The best part about climbing a mountain is remembering that I climbed a mountain. You see, things haven’t been so easy in my life lately and it all came to a horrendous climax three days before we headed to Mt. Adams. So while I was climbing the mountain, there was a whole lot of crap back in the real world waiting for me. At the time, it seemed incomprehensible that I had to step outside of my new and scary reality to go finish a journey I had started when things were a lot easier in my life. I remember wondering if summiting was even possible considering the stress I had been under and my never ending preoccupation with worrying about what my future held. Thirty minutes into our climb, I had a mild panic attack and announced that I was done. The kindness of relative strangers in my class overwhelmed me as several assessed the situation and quickly helped me readjust my pack so that all the weight wasn’t on my shoulders. Then, another hour into our climb, five members of our team had to turn around and head back. Their journey was over and the psychological impact of this fact hit us all very hard. By the end of day one, I wanted nothing to do with the mountain. I was tired, sore, sad, and feeling very helpless and hopeless about the entire universe. I remember lying down in the tent and thinking “Well, you know, I tried and I did my best. There is no shame in stopping here. No one really expected me to make it this far anyway.”
Morning came too soon, even though none of us in that tent really slept much. I remember opening my eyes and looking up at the false summit and thinking “I’ve got to try. I can’t look back some day and regret giving up without even trying.” Once this decision was made, there was really no question that I would make it. Some internal drive kicked in, my mind shut down, and my body took over. It was hard, I won’t deny that. But also, it was not hard because each step that I took required every ounce of my presence in the moment and there was no time to think about anything but the next foothold, the next breath, the next placement of my poles. Some in the group had cathartic moments, where they were able to open their minds and really meditate on problems in their life. My experience was exactly the opposite. Everything in my life ceased to exist and I became laser focused on the here and now, this problem, this pain. I probably would have just kept walking, not realizing I had made it to the top, had the cheering not jarred me out of my reverie. Even then, the impact of what I had accomplished did not hit me until much later in the day.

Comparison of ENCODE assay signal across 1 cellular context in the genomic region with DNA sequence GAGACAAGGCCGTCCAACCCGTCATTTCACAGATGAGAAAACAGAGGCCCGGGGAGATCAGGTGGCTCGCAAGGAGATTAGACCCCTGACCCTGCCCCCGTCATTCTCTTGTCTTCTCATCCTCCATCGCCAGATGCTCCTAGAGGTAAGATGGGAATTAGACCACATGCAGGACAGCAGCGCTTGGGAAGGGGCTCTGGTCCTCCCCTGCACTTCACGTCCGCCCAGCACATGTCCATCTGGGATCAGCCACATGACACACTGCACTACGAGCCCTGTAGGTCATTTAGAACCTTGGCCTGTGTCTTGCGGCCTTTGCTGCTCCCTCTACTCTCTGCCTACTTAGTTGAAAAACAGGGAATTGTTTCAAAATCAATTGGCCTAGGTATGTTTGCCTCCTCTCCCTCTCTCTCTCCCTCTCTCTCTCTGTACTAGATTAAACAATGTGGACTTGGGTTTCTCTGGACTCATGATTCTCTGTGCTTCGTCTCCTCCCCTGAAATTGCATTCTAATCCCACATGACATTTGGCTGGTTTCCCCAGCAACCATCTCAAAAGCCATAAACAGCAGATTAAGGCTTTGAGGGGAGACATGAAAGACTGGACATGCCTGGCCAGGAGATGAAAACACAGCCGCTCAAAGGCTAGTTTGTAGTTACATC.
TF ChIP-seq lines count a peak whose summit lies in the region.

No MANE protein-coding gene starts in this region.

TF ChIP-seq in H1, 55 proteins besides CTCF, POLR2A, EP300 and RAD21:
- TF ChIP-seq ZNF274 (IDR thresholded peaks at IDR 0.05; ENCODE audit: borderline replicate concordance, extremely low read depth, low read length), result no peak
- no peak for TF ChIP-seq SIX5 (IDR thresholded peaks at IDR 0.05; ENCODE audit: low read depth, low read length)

Everyone keeps asking me if I would do it again. They are wondering perhaps, if it is possible for someone so unlikely to fall in love with mountaineering. The answer is complex, like most things in life. I would do it again for the journey, the story to tell, the growth and personal development that has shaped me and will continue to impact me for years to come. The experience cannot be replicated though; there is only one first time for this kind of thing. And looking back, had I not brought all my baggage with me to that mountain, the take away would not be as great. When the tough things in life come my way, I will now respond with “Well, I climbed a mountain; it can’t be as hard as that.”